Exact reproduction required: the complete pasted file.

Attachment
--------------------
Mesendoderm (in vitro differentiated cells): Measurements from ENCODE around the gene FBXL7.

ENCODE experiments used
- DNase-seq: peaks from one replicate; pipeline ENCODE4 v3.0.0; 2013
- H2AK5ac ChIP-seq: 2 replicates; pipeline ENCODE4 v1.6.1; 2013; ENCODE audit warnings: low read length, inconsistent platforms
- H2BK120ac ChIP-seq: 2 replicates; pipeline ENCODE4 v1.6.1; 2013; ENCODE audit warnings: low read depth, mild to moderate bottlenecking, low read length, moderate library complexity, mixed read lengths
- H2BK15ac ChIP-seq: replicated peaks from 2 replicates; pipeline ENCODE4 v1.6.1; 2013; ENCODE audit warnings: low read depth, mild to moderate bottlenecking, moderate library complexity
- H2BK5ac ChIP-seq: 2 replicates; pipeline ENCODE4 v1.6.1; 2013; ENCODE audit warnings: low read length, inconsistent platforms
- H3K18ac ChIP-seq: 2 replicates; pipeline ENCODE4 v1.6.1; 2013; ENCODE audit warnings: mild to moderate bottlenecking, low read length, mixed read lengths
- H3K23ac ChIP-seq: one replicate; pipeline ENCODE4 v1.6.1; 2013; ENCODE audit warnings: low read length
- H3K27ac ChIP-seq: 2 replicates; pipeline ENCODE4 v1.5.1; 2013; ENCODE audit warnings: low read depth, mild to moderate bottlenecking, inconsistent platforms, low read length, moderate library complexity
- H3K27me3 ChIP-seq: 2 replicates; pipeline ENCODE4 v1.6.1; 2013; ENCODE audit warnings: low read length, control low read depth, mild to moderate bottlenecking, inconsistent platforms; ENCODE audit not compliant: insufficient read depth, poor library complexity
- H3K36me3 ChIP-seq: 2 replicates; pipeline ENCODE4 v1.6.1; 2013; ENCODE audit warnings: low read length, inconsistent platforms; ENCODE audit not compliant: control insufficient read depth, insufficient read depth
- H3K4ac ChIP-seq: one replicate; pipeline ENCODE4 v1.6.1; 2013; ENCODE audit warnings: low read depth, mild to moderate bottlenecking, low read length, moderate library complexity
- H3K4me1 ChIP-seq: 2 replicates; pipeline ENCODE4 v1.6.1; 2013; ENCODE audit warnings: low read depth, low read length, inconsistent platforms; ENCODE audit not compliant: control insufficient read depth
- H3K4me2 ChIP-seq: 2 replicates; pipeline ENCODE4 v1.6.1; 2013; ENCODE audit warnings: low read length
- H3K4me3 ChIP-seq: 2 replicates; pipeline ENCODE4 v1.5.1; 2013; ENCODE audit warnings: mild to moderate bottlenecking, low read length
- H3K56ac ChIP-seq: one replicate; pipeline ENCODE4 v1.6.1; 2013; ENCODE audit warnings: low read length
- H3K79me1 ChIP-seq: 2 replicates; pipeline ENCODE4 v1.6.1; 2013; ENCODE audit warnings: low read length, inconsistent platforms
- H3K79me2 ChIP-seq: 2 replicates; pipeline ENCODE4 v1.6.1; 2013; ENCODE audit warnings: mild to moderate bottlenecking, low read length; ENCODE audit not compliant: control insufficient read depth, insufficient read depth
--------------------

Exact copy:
Mesendoderm (in vitro differentiated cells): Measurements from ENCODE around the gene FBXL7.

ENCODE experiments used
- DNase-seq: peaks from one replicate; pipeline ENCODE4 v3.0.0; 2013
- H2AK5ac ChIP-seq: 2 replicates; pipeline ENCODE4 v1.6.1; 2013; ENCODE audit warnings: low read length, inconsistent platforms
- H2BK120ac ChIP-seq: 2 replicates; pipeline ENCODE4 v1.6.1; 2013; ENCODE audit warnings: low read depth, mild to moderate bottlenecking, low read length, moderate library complexity, mixed read lengths
- H2BK15ac ChIP-seq: replicated peaks from 2 replicates; pipeline ENCODE4 v1.6.1; 2013; ENCODE audit warnings: low read depth, mild to moderate bottlenecking, moderate library complexity
- H2BK5ac ChIP-seq: 2 replicates; pipeline ENCODE4 v1.6.1; 2013; ENCODE audit warnings: low read length, inconsistent platforms
- H3K18ac ChIP-seq: 2 replicates; pipeline ENCODE4 v1.6.1; 2013; ENCODE audit warnings: mild to moderate bottlenecking, low read length, mixed read lengths
- H3K23ac ChIP-seq: one replicate; pipeline ENCODE4 v1.6.1; 2013; ENCODE audit warnings: low read length
- H3K27ac ChIP-seq: 2 replicates; pipeline ENCODE4 v1.5.1; 2013; ENCODE audit warnings: low read depth, mild to moderate bottlenecking, inconsistent platforms, low read length, moderate library complexity
- H3K27me3 ChIP-seq: 2 replicates; pipeline ENCODE4 v1.6.1; 2013; ENCODE audit warnings: low read length, control low read depth, mild to moderate bottlenecking, inconsistent platforms; ENCODE audit not compliant: insufficient read depth, poor library complexity
- H3K36me3 ChIP-seq: 2 replicates; pipeline ENCODE4 v1.6.1; 2013; ENCODE audit warnings: low read length, inconsistent platforms; ENCODE audit not compliant: control insufficient read depth, insufficient read depth
- H3K4ac ChIP-seq: one replicate; pipeline ENCODE4 v1.6.1; 2013; ENCODE audit warnings: low read depth, mild to moderate bottlenecking, low read length, moderate library complexity
- H3K4me1 ChIP-seq: 2 replicates; pipeline ENCODE4 v1.6.1; 2013; ENCODE audit warnings: low read depth, low read length, inconsistent platforms; ENCODE audit not compliant: control insufficient read depth
- H3K4me2 ChIP-seq: 2 replicates; pipeline ENCODE4 v1.6.1; 2013; ENCODE audit warnings: low read length
- H3K4me3 ChIP-seq: 2 replicates; pipeline ENCODE4 v1.5.1; 2013; ENCODE audit warnings: mild to moderate bottlenecking, low read length
- H3K56ac ChIP-seq: one replicate; pipeline ENCODE4 v1.6.1; 2013; ENCODE audit warnings: low read length
- H3K79me1 ChIP-seq: 2 replicates; pipeline ENCODE4 v1.6.1; 2013; ENCODE audit warnings: low read length, inconsistent platforms
- H3K79me2 ChIP-seq: 2 replicates; pipeline ENCODE4 v1.6.1; 2013; ENCODE audit warnings: mild to moderate bottlenecking, low read length; ENCODE audit not compliant: control insufficient read depth, insufficient read depth